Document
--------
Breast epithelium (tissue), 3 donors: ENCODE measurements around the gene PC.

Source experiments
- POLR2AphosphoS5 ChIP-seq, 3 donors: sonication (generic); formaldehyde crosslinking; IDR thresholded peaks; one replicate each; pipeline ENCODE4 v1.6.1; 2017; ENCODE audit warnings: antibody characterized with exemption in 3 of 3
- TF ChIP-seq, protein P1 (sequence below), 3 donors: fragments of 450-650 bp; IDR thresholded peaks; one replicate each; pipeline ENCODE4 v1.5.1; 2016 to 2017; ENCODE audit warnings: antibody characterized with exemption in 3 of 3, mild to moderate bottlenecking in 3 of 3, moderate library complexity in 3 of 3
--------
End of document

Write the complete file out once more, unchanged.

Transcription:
Breast epithelium (tissue), 3 donors: ENCODE measurements around the gene PC.

Source experiments
- POLR2AphosphoS5 ChIP-seq, 3 donors: sonication (generic); formaldehyde crosslinking; IDR thresholded peaks; one replicate each; pipeline ENCODE4 v1.6.1; 2017; ENCODE audit warnings: antibody characterized with exemption in 3 of 3
- TF ChIP-seq, protein P1 (sequence below), 3 donors: fragments of 450-650 bp; IDR thresholded peaks; one replicate each; pipeline ENCODE4 v1.5.1; 2016 to 2017; ENCODE audit warnings: antibody characterized with exemption in 3 of 3, mild to moderate bottlenecking in 3 of 3, moderate library complexity in 3 of 3